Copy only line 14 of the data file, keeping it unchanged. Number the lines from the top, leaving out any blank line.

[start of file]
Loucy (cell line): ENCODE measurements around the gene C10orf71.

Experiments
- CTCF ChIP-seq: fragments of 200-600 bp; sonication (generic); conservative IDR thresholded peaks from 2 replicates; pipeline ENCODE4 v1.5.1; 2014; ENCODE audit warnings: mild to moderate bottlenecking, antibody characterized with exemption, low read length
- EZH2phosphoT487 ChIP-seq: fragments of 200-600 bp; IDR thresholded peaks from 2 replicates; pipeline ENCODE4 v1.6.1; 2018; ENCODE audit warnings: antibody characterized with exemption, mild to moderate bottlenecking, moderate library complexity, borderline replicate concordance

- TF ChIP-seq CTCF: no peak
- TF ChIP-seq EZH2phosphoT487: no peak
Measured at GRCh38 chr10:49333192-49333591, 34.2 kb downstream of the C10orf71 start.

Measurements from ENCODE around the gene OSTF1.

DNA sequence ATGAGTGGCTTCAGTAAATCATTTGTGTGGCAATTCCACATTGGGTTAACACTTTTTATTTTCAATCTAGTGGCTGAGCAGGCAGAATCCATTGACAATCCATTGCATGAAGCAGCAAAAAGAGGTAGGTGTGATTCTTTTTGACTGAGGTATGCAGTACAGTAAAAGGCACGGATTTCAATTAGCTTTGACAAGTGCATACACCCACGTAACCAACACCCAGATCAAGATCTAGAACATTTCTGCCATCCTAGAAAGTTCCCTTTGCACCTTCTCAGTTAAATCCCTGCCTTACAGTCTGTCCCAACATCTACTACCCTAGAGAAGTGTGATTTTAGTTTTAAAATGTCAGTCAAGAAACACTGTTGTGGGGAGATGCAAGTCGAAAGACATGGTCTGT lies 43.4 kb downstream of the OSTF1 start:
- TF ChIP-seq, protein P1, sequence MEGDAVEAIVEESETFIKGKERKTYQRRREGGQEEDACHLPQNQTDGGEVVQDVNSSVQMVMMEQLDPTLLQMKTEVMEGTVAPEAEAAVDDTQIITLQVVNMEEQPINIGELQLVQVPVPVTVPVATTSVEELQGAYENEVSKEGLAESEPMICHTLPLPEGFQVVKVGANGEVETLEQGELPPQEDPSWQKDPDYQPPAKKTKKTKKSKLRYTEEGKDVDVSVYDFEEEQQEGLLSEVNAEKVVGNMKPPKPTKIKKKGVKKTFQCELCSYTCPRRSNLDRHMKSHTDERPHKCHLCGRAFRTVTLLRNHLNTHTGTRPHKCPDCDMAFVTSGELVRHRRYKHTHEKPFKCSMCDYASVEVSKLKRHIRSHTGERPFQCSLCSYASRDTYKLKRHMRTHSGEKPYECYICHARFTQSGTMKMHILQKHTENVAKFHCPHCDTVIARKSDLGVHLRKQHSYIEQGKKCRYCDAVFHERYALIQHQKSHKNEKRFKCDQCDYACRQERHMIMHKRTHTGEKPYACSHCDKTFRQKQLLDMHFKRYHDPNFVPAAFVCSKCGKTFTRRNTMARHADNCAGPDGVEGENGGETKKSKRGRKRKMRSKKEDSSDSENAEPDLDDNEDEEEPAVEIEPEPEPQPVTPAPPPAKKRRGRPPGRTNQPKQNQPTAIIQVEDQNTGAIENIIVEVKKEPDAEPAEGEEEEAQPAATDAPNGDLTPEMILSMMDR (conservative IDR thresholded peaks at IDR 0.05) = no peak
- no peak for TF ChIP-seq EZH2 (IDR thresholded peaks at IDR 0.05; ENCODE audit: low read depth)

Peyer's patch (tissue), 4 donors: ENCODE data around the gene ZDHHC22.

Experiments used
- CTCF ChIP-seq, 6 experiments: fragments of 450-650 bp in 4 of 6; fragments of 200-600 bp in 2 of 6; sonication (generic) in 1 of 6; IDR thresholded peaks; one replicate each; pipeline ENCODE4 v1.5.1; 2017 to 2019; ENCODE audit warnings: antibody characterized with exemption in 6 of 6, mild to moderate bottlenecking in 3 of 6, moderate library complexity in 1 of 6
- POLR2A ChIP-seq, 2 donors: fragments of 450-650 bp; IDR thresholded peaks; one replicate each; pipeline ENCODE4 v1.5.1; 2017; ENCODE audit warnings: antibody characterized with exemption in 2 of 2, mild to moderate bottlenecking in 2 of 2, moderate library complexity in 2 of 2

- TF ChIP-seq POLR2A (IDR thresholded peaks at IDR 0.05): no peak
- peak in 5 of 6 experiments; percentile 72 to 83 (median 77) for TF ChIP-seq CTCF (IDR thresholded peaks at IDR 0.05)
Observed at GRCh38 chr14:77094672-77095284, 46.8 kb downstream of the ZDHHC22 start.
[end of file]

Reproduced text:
- CTCF ChIP-seq, 6 experiments: fragments of 450-650 bp in 4 of 6; fragments of 200-600 bp in 2 of 6; sonication (generic) in 1 of 6; IDR thresholded peaks; one replicate each; pipeline ENCODE4 v1.5.1; 2017 to 2019; ENCODE audit warnings: antibody characterized with exemption in 6 of 6, mild to moderate bottlenecking in 3 of 6, moderate library complexity in 1 of 6